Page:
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“Home is where the heart is,” goes the saying. It’s also where memory resides — our connection to our past, our family and friends, our identity. So what happens when you lose your home. Do you lose your memory? Or gain your freedom?
Cathryn Hankla explores this and other questions about the meaning of place In her memoir, Lost Places: On Losing And Finding Home. Her definitions of home are located not just in geography, but also in history, our physical bodies, and the roles we play for those we love.
The essays in her book are written with a poet’s sensibility, for Hankla is a poet. In a voice both droll and lyrical, she invites us to seek deeper understandings and connections with our own inner landscapes and the earth itself.
Cathryn Hankla teaches English at Hollins University, where she directs the Jackson Center for Creative Writing. She has been honored with numerous awards including a PEN Syndicated Fiction award and the James Boatwright III Prize for Poetry.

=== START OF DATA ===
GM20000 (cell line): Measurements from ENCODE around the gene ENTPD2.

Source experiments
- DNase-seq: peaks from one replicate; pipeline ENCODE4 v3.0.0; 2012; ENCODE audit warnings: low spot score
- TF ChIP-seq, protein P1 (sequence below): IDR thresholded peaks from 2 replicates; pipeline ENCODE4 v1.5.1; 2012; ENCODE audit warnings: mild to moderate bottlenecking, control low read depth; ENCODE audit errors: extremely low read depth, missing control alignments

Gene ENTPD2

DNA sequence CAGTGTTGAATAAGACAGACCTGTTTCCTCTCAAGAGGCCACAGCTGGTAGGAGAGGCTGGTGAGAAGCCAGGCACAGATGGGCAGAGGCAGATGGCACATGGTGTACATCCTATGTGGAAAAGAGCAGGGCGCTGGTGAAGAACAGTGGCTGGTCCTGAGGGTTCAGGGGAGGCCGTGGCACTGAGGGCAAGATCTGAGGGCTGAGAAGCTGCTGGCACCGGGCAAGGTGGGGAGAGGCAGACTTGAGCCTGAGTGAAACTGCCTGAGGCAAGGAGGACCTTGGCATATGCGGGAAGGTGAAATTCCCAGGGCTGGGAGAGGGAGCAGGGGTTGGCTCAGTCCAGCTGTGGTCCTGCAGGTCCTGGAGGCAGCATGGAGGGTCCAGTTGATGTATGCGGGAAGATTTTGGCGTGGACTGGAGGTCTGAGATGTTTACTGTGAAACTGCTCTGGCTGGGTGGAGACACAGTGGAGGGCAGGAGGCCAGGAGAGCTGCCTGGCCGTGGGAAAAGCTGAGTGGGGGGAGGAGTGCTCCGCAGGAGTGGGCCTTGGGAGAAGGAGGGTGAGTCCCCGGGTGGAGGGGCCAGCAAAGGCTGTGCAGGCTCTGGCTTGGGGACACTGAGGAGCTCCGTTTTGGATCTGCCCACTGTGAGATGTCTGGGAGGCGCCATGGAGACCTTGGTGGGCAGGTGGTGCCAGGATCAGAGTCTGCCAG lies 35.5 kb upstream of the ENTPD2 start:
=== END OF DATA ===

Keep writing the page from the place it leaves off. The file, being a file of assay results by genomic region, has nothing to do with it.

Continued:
Francesca Rheannon, “Finding Home”
In 2001-2002, Francesca spent a sojourn in Provence. There, she felt that she had found her “true” home:
“Now, I realize one can have several true homes, but Provence is still one of them for me. Soon after I returned to the U.S., I wrote a memoir about my experience, which I call Province of the Heart. Then, diverted by being bitten by the radio bug, I set it aside for many years. I have now gone back to it, thanks to a writing group at my local library.” Francesca reads an excerpt from the final chapter, “Finding Home.”
Read the passage here.